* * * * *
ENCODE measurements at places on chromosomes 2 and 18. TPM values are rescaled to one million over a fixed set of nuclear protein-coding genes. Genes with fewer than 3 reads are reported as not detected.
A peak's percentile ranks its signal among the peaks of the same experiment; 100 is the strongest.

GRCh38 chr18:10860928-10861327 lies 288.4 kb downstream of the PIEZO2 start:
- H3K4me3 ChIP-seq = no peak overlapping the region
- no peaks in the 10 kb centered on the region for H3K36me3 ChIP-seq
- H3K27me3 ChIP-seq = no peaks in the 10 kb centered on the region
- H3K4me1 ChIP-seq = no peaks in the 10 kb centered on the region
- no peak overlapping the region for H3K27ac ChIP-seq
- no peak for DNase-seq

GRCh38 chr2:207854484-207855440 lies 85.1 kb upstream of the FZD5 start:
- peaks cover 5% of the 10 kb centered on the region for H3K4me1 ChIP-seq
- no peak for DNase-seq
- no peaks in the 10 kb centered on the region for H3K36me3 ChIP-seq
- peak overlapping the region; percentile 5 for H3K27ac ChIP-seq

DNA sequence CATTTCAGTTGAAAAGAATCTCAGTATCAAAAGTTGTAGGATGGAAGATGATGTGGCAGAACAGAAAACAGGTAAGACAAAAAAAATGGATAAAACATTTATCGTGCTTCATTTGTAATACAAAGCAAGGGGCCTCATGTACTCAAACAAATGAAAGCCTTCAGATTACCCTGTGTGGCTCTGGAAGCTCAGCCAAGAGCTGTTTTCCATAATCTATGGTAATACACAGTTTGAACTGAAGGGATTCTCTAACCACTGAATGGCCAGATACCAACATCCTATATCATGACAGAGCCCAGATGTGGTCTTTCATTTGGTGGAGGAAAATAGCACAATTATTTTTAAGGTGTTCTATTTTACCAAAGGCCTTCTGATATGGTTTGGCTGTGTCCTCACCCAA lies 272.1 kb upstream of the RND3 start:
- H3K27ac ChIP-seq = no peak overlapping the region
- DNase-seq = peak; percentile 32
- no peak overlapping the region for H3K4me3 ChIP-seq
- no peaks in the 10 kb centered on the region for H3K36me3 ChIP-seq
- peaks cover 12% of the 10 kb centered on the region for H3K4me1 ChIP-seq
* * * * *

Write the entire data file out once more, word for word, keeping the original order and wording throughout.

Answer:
ENCODE measurements at places on chromosomes 2 and 18. TPM values are rescaled to one million over a fixed set of nuclear protein-coding genes. Genes with fewer than 3 reads are reported as not detected.
A peak's percentile ranks its signal among the peaks of the same experiment; 100 is the strongest.

GRCh38 chr18:10860928-10861327 lies 288.4 kb downstream of the PIEZO2 start:
- H3K4me3 ChIP-seq = no peak overlapping the region
- no peaks in the 10 kb centered on the region for H3K36me3 ChIP-seq
- H3K27me3 ChIP-seq = no peaks in the 10 kb centered on the region
- H3K4me1 ChIP-seq = no peaks in the 10 kb centered on the region
- no peak overlapping the region for H3K27ac ChIP-seq
- no peak for DNase-seq

GRCh38 chr2:207854484-207855440 lies 85.1 kb upstream of the FZD5 start:
- peaks cover 5% of the 10 kb centered on the region for H3K4me1 ChIP-seq
- no peak for DNase-seq
- no peaks in the 10 kb centered on the region for H3K36me3 ChIP-seq
- peak overlapping the region; percentile 5 for H3K27ac ChIP-seq

DNA sequence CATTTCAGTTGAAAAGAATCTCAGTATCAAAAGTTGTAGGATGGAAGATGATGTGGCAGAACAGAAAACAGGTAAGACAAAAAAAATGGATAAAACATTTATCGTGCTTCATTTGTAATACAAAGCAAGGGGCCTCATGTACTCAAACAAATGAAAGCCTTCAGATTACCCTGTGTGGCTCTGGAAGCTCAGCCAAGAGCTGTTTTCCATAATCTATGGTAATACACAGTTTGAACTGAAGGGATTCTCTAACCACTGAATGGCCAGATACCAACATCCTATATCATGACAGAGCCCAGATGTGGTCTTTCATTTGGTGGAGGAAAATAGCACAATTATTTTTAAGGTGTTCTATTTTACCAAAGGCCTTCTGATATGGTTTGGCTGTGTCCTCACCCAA lies 272.1 kb upstream of the RND3 start:
- H3K27ac ChIP-seq = no peak overlapping the region
- DNase-seq = peak; percentile 32
- no peak overlapping the region for H3K4me3 ChIP-seq
- no peaks in the 10 kb centered on the region for H3K36me3 ChIP-seq
- peaks cover 12% of the 10 kb centered on the region for H3K4me1 ChIP-seq